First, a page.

The Vikings are known for their violent history and vibrant storytelling, but what most don’t know is about their clothes.
Vikings have six completed seasons under its belt and have become a fascinating story about the history, religion, family, and battles of this time period. From stunning fighting gear to gorgeous wedding outfits, this show has certainly blown away all fans with its rich and authentic costumes.
While it makes the show appealing to the eye, there is actually a lot more than just meets the eye when it came to the costume designers creating each piece. With deep roots in culture to impressive hand-stitching, here are 10 details about the costumes that actually have historical meaning.
The Dash Of Color
The creators of this show, and all those involved, tried their hardest to make this series about more than brutal and vicious Vikings. Their culture is rich, and the costume designers did everything they could to be authentic to that.
Of course, Vikings actually used a lot of color in their clothes. They dyed articles with berries, usually, which gave their furs and leather a unique look. The designers definitely brought this to life beautifully.
The Animals Are Nods To Their Gods
From furs to symbols of ravens, animals are a huge part of Viking culture. Odin’s symbol is the raven, which can be found pretty prominently around Ragnar, since he is the Earl and, say, the leader, of his people.
As far as furs go, animals were extremely significant in offering sacrifices, feeding families, and making clothing. While these animal-inspired looks are stunning, they’re also totally powerful.
Women Wear The Same As Men To Battle
Women Wear The Same As MeUnlike most television series set in this time period, the creators of Vikings wanted to prove that women were actually just as fierce warriors as their male counterparts. They wore the same armor to battle and fit in perfectly.
While this might be a feminist nod to current times, Lagertha’s clothing is actually incredibly purposeful to show how democratic and advanced the Viking culture actually is. Lagertha’s clothing is far from innocent or naive. To Battle
The Color Black Is Meant To Symbolize Death
It might be obvious that Vikings usually wear black to battle. While it certainly looks cool, black is meant to symbolize a coming death. When someone sets out to kill, they will likely be adorning this dark color.
Of course, fans should rewind to their favorite (or most gruesome) deaths, and take a peek at what the killer is wearing before they commit the deed.
The Vikings Were Metrosexual
Metrosexual refers to when men have certain care and interest in fashion. Costume designer Joan Bergin discussed how the Vikings took their clothing very seriously, including when they returned from battle.
Metrosexual refers to when men have certain care and interest in fashion. Costume designer Joan Bergin discussed how the Vikings took their clothing very seriously, including when they reFans might have noticed that the men and women look roughed up, but their clothing and hair isn’t actually battle-worn at all. This isn’t a mistake but is done on purpose. Apparently, Vikings always took extra clothing to their battles, and we’re very serious about appearance – and hair combs.urned from battle.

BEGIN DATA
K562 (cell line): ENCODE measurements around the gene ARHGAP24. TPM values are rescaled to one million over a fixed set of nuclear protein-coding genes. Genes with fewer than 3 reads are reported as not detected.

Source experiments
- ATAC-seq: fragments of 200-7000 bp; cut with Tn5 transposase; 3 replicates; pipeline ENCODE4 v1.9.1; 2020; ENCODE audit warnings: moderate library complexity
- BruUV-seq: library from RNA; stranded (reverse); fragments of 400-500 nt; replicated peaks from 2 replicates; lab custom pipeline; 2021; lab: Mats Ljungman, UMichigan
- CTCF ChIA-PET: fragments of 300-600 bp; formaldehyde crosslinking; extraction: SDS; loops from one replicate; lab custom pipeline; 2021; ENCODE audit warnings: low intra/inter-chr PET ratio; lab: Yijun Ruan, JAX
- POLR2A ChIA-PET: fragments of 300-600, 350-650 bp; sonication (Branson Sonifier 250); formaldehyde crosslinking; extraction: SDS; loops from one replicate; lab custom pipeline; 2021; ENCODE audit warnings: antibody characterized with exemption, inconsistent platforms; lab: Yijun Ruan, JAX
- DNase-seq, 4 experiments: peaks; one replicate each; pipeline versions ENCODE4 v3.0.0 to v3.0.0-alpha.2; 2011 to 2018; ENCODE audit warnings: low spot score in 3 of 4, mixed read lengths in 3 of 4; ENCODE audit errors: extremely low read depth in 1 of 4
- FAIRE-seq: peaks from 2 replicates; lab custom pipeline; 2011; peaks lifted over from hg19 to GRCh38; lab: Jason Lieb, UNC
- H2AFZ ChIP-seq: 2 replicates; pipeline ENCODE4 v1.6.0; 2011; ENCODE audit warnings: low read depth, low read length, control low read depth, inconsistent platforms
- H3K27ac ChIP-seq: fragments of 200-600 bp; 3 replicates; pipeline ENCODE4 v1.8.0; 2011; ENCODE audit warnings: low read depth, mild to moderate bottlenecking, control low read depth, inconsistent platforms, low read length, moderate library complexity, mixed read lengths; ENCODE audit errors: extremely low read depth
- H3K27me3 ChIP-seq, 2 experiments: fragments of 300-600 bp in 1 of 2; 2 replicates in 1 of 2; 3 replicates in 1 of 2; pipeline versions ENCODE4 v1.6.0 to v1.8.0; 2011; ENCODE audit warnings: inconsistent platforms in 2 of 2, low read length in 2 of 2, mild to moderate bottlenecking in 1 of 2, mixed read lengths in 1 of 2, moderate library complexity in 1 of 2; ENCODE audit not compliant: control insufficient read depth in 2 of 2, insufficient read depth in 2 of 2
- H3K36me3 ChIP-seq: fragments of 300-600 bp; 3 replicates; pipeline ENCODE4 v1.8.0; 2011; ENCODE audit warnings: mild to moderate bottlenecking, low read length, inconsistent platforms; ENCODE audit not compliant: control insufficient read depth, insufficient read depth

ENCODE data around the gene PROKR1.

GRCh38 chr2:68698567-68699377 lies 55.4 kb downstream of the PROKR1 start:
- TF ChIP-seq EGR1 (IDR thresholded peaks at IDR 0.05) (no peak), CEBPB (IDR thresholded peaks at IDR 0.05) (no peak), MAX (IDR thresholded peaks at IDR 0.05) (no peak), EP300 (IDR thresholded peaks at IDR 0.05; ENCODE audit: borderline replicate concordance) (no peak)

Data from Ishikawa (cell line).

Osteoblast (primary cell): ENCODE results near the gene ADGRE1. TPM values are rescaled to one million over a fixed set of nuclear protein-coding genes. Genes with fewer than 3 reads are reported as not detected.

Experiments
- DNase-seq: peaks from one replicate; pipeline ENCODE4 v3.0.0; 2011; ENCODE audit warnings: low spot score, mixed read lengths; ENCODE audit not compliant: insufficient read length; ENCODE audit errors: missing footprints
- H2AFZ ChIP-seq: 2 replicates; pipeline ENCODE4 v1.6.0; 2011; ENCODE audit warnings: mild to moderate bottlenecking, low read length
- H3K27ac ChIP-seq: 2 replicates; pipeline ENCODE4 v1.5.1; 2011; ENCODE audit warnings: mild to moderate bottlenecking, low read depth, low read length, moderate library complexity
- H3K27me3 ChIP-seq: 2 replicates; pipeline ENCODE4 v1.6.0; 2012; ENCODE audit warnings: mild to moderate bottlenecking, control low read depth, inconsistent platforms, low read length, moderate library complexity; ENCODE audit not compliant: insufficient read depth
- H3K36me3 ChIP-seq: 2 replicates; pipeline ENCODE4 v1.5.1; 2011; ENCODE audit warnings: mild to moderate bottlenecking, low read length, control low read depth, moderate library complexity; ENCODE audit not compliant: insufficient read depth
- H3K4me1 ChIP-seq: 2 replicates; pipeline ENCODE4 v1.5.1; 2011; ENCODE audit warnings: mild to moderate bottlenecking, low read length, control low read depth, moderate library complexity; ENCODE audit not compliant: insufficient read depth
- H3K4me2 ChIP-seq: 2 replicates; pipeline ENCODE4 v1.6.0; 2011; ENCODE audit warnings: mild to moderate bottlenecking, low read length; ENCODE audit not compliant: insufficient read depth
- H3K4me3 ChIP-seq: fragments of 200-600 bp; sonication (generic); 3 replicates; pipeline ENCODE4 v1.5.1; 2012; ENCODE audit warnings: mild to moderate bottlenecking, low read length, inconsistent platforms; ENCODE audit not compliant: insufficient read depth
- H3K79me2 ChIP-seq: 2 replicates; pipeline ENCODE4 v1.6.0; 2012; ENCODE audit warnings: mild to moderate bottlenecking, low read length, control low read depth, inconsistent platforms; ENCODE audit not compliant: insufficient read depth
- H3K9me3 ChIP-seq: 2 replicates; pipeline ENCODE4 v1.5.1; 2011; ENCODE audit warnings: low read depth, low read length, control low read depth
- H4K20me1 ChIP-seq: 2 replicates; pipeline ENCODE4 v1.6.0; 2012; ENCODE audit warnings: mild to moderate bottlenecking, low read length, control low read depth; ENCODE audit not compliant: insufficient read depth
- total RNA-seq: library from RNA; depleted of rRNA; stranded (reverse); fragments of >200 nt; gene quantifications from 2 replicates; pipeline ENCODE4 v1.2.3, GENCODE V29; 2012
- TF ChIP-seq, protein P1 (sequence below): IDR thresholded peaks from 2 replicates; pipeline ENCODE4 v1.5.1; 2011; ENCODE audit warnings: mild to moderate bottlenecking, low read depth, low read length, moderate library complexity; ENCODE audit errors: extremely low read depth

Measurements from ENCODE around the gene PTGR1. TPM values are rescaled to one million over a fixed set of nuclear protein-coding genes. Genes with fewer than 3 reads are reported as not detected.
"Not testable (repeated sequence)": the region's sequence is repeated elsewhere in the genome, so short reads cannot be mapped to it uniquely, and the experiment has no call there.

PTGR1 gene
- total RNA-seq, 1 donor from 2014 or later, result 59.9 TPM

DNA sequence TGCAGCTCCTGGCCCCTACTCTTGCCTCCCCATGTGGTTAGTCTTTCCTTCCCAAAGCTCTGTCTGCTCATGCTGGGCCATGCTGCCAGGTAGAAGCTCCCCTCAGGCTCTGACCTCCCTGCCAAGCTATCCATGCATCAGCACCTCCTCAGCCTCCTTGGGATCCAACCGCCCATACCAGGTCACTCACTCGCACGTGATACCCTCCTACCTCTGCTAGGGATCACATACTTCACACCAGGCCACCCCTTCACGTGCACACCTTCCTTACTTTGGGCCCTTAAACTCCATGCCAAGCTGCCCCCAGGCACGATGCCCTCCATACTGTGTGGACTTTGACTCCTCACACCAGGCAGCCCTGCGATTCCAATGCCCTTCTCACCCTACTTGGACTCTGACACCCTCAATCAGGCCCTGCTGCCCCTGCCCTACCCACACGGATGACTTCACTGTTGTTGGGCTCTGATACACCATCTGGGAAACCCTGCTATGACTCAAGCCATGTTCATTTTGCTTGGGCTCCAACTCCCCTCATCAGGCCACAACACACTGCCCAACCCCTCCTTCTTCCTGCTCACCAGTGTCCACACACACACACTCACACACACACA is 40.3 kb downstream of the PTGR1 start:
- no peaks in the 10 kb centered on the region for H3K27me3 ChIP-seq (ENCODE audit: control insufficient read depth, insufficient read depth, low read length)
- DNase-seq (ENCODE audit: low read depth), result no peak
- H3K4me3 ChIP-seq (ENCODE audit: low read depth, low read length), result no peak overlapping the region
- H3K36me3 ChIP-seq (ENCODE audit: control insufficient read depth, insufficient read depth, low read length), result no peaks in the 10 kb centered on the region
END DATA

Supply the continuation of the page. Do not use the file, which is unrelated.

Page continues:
Eyeliner Was Actually Very Prominent
It might seem that makeup shouldn’t exist or have a role in Vikings time, but dark eyeliner was made from charcoal and other natural ingredients. It was used to keep the sun out of one’s eyes when engaging in battle.
Of course, it also offers a menacing and strong look to whoever wears it. So rather than a fashion statement, these dark-lined eyes have real history, and practical, meaning.
The Thick Textures Are Representative Of Complexity
The Thick Textures Are Representative Of Joan Bergin is the head costume designer for this show, and she’s given many interviews and statements about the purposefulness of her work. She discusses how the textures of the costumes – such as thick knots and intricate threading – are meant to show how complex and methodical the Vikings were.mplexity
They certainly didn’t just toss fabric together, and this is another way of showing that Vikings are far more than the stereotype of being simple and brutish savages.
Religious Leaders Wore Simple Clothing
Religion was a huge part of Viking history and remains a large part of the plot of this series. From the seer to the Christian priests, there surprisingly is a lot of similarities, even between different religions.
Even after Athelstan is captured, he continues to wear some pretty simple, loose-fitting, and dark-colored clothing. This is certainly on purpose, and not just for fans to distinguish religious figures, but for historical accuracy.
Lace & Fine Textures Were Extravagant
This amazing cast brought to life these incredible characters with the help of some beautiful costumes. While the battle outfits are pretty incredible, there is also a much more beautiful and delicate side, which fans get to see from scenes with weddings.
From fine lacing to gorgeous and shining embroidery, even the Vikings knew how to dress brides and grooms in a way that was elegant and beautiful. In fact, these sparkly and stunning looks certainly give a nod to history, where weddings were one of the most extravagant events in this culture.
Every Costume Says Something About The Character
While this is certainly a trick used for television and films, it does nod back to many aspects of the Vikings’ history. Ragnar Lothbrok, a leader, wears clothing that allows him to stand out. On the other hand, characters like Siggy were colorful, but plain, clothing to symbolize their modest role.
Outfits adorned by the characters, both historically and on television, provide information about who they were and what they stand for. Of course, it has a huge role in reputation and status.
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